Friday, July 11, 2014

Review | The Clone Codes #1 by Patricia C. Mckissack

Title: The Clone Codes #1
Author: Patricia C. Mckissack
Length: 192 Pages
Released: February 2010


In the year 2170 an underground abolitionist movement fights for the freedom of cyborgs and clones, who are treated no better than slaves

The Cyborg Wars are over and Earth has peacefully prospered for more than one hundred years. Yet sometimes history must repeat itself until humanity learns from its mistakes. In the year 2170, despite technological and political advances, cyborgs and clones are treated no better than slaves, and an underground abolitionist movement is fighting for freedom. Thirteen-year-old Leanna's entire life is thrown into chaos when The World Federation of Nations discovers her mom is part of the radical Liberty Bell Movement.

I like to complain, so I'll probably complain some about this book, despite giving it 4 stars.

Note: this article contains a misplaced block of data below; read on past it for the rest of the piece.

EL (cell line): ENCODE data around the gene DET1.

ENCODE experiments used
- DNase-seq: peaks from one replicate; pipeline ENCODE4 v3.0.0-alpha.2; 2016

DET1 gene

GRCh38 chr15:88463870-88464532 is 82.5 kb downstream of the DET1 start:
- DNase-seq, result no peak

First the good: this book would make a great 7th grade history extra credit book. It's a nice, different look at old ideas with a simple message: the fight for freedom isn't truly over yet. It's ridiculously easy to read and very short. (The ARC I got was 165 pgs and I imagine it's going to be about the same hardcover because it's about trade-paperback size) The concept is undeniably excellent. (A future where clones and cyborgs are the new fringes of society b/c they are only 3/5 human beings.)

Next the bad: I hope the editors pick up on the 5 grammatical errors, 4 are in the first 15 pages :-( There may be more, I'm not an editor, just picky.

Then the funny: I'm not sure why but the book just made me laugh out loud at times. The dialogue was so intensely wooden and ridiculous that I would expect as much from a silly graphic novel. Now graphic novels can definitely be serious but I'm talking about the sort where the main character turns into a bug and begins attacking sort of silly. The foreshadowing is about as subtle as a Times Square Marquee.

Seriously, despite it's flaws, this is a cute little story worth reading. I would technically call it a novella though, not a full novel. Making it a hardcover is kind of a cheap ploy to squeeze more money out of the buyers.

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